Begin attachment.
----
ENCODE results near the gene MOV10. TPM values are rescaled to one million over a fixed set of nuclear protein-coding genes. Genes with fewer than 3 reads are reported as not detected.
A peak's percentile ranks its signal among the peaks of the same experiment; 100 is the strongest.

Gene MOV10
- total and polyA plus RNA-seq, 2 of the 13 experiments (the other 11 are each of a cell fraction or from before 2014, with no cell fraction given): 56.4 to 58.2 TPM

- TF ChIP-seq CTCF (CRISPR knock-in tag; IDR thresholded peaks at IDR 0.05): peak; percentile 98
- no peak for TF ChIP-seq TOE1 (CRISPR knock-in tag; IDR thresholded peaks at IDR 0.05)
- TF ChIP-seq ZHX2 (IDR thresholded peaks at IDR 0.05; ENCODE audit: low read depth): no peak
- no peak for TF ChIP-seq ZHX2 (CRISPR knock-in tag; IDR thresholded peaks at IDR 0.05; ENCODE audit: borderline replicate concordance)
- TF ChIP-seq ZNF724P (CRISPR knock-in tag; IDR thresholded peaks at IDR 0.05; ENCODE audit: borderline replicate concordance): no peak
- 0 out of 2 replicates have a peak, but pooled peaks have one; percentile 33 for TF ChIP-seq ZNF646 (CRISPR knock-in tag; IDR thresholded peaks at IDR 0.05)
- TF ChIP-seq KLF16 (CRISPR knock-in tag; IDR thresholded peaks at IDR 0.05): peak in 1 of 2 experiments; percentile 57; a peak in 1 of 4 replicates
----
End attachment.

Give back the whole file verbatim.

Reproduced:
ENCODE results near the gene MOV10. TPM values are rescaled to one million over a fixed set of nuclear protein-coding genes. Genes with fewer than 3 reads are reported as not detected.
A peak's percentile ranks its signal among the peaks of the same experiment; 100 is the strongest.

Gene MOV10
- total and polyA plus RNA-seq, 2 of the 13 experiments (the other 11 are each of a cell fraction or from before 2014, with no cell fraction given): 56.4 to 58.2 TPM

- TF ChIP-seq CTCF (CRISPR knock-in tag; IDR thresholded peaks at IDR 0.05): peak; percentile 98
- no peak for TF ChIP-seq TOE1 (CRISPR knock-in tag; IDR thresholded peaks at IDR 0.05)
- TF ChIP-seq ZHX2 (IDR thresholded peaks at IDR 0.05; ENCODE audit: low read depth): no peak
- no peak for TF ChIP-seq ZHX2 (CRISPR knock-in tag; IDR thresholded peaks at IDR 0.05; ENCODE audit: borderline replicate concordance)
- TF ChIP-seq ZNF724P (CRISPR knock-in tag; IDR thresholded peaks at IDR 0.05; ENCODE audit: borderline replicate concordance): no peak
- 0 out of 2 replicates have a peak, but pooled peaks have one; percentile 33 for TF ChIP-seq ZNF646 (CRISPR knock-in tag; IDR thresholded peaks at IDR 0.05)
- TF ChIP-seq KLF16 (CRISPR knock-in tag; IDR thresholded peaks at IDR 0.05): peak in 1 of 2 experiments; percentile 57; a peak in 1 of 4 replicates